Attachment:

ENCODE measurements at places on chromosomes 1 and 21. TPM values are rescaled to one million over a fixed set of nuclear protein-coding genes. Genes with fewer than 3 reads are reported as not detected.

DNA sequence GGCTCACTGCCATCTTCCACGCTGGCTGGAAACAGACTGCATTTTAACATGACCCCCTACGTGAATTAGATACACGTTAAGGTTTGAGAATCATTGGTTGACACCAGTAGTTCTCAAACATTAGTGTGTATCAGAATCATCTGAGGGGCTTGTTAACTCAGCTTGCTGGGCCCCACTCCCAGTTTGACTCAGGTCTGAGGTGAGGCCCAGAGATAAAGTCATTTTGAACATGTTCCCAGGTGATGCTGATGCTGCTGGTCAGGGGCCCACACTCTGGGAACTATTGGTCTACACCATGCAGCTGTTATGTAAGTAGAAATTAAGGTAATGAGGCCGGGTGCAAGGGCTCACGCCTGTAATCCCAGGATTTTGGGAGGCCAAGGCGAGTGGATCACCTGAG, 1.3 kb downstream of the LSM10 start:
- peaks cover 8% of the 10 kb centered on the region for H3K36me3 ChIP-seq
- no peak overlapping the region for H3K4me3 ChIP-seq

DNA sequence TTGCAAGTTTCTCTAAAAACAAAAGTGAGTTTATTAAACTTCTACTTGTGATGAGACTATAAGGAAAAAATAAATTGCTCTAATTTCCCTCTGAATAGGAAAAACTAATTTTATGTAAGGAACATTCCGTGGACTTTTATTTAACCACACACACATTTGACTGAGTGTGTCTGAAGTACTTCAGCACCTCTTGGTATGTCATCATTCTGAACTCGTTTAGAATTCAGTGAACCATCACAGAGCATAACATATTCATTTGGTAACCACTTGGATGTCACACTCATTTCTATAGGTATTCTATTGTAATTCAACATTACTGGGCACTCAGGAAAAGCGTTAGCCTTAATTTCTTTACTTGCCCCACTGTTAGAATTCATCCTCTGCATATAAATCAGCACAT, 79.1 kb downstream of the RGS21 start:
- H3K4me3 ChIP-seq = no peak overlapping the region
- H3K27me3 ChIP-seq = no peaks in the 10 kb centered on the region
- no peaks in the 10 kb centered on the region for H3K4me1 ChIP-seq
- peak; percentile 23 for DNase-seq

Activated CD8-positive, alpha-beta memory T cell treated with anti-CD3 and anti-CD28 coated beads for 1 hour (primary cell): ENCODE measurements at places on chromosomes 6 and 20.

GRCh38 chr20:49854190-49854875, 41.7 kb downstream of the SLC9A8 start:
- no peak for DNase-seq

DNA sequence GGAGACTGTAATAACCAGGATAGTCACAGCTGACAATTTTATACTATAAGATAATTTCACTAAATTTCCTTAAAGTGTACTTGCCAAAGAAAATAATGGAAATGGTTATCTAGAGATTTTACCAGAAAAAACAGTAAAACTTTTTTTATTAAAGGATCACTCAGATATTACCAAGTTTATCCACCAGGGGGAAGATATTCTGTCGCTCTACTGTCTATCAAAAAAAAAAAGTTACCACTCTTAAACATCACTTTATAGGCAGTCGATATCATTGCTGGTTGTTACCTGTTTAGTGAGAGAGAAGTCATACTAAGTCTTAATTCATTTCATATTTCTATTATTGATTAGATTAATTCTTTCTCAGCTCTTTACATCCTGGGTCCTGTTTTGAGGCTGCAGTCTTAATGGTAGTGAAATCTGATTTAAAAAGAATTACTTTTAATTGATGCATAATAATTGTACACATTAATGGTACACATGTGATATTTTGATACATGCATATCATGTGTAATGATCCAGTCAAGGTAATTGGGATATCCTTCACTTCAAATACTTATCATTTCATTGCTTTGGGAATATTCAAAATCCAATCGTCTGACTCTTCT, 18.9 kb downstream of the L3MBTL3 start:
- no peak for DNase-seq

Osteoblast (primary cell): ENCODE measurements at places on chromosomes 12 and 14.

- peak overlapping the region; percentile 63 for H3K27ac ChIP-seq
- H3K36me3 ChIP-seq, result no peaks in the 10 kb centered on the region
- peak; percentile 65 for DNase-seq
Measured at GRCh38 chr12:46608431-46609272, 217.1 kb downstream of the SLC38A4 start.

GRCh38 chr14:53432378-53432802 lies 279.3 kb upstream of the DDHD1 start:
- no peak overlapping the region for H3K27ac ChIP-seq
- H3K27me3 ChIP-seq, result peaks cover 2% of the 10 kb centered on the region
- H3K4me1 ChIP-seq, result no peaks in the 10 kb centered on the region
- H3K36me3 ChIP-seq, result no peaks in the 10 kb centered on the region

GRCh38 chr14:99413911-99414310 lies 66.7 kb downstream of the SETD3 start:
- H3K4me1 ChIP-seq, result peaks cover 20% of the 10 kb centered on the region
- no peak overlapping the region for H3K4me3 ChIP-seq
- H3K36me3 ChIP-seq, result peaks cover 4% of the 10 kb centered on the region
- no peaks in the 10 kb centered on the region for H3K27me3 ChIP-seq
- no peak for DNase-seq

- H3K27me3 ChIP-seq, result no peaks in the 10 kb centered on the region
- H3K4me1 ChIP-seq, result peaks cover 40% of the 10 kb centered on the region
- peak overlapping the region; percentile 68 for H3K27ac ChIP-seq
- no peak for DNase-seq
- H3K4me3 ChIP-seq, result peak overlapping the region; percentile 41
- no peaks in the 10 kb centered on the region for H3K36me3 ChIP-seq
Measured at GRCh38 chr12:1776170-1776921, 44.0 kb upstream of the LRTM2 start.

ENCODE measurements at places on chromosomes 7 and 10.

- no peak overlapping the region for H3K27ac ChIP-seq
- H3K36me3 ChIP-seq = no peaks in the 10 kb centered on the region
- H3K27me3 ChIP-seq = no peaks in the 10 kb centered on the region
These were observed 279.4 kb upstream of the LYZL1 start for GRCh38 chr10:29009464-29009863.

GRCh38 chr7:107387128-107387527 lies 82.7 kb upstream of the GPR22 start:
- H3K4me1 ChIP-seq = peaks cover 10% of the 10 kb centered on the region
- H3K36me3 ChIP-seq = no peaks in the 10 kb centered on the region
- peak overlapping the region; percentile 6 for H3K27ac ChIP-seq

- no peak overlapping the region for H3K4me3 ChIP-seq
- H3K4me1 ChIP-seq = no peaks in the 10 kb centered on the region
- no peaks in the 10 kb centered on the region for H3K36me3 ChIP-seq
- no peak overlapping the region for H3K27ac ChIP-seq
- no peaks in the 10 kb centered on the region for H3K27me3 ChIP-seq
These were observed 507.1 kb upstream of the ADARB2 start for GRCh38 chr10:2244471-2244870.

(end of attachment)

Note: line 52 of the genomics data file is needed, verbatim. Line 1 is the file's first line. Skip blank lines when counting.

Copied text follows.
These were observed 507.1 kb upstream of the ADARB2 start for GRCh38 chr10:2244471-2244870.